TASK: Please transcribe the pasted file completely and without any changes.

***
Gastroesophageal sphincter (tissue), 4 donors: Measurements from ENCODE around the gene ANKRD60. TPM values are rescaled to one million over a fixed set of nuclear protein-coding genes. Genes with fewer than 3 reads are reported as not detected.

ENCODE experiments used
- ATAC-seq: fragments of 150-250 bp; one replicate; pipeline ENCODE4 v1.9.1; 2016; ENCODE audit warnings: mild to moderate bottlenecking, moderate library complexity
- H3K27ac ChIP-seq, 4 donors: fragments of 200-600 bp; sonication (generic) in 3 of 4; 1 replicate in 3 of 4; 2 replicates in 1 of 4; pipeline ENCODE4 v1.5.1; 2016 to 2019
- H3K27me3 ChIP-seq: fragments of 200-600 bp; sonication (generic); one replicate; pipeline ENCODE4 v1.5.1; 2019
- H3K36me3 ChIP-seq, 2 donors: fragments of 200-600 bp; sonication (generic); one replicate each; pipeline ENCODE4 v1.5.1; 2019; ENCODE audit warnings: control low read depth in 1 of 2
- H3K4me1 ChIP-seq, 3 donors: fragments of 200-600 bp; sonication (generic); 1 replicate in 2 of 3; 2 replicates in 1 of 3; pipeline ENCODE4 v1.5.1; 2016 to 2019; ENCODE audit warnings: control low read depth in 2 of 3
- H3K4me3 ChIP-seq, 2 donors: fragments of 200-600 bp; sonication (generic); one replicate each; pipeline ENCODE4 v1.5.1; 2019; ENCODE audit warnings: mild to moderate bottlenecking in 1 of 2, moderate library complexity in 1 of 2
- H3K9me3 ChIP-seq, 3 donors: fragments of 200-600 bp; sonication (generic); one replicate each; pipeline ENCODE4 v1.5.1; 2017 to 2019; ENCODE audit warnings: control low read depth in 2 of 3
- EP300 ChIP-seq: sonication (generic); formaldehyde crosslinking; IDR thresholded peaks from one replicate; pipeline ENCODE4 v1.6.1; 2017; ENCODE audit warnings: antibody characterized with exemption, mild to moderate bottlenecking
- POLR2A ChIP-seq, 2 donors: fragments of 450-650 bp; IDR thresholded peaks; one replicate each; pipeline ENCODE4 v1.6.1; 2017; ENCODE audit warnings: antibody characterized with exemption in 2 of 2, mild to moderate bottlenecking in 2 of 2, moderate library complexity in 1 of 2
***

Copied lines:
Gastroesophageal sphincter (tissue), 4 donors: Measurements from ENCODE around the gene ANKRD60. TPM values are rescaled to one million over a fixed set of nuclear protein-coding genes. Genes with fewer than 3 reads are reported as not detected.

ENCODE experiments used
- ATAC-seq: fragments of 150-250 bp; one replicate; pipeline ENCODE4 v1.9.1; 2016; ENCODE audit warnings: mild to moderate bottlenecking, moderate library complexity
- H3K27ac ChIP-seq, 4 donors: fragments of 200-600 bp; sonication (generic) in 3 of 4; 1 replicate in 3 of 4; 2 replicates in 1 of 4; pipeline ENCODE4 v1.5.1; 2016 to 2019
- H3K27me3 ChIP-seq: fragments of 200-600 bp; sonication (generic); one replicate; pipeline ENCODE4 v1.5.1; 2019
- H3K36me3 ChIP-seq, 2 donors: fragments of 200-600 bp; sonication (generic); one replicate each; pipeline ENCODE4 v1.5.1; 2019; ENCODE audit warnings: control low read depth in 1 of 2
- H3K4me1 ChIP-seq, 3 donors: fragments of 200-600 bp; sonication (generic); 1 replicate in 2 of 3; 2 replicates in 1 of 3; pipeline ENCODE4 v1.5.1; 2016 to 2019; ENCODE audit warnings: control low read depth in 2 of 3
- H3K4me3 ChIP-seq, 2 donors: fragments of 200-600 bp; sonication (generic); one replicate each; pipeline ENCODE4 v1.5.1; 2019; ENCODE audit warnings: mild to moderate bottlenecking in 1 of 2, moderate library complexity in 1 of 2
- H3K9me3 ChIP-seq, 3 donors: fragments of 200-600 bp; sonication (generic); one replicate each; pipeline ENCODE4 v1.5.1; 2017 to 2019; ENCODE audit warnings: control low read depth in 2 of 3
- EP300 ChIP-seq: sonication (generic); formaldehyde crosslinking; IDR thresholded peaks from one replicate; pipeline ENCODE4 v1.6.1; 2017; ENCODE audit warnings: antibody characterized with exemption, mild to moderate bottlenecking
- POLR2A ChIP-seq, 2 donors: fragments of 450-650 bp; IDR thresholded peaks; one replicate each; pipeline ENCODE4 v1.6.1; 2017; ENCODE audit warnings: antibody characterized with exemption in 2 of 2, mild to moderate bottlenecking in 2 of 2, moderate library complexity in 1 of 2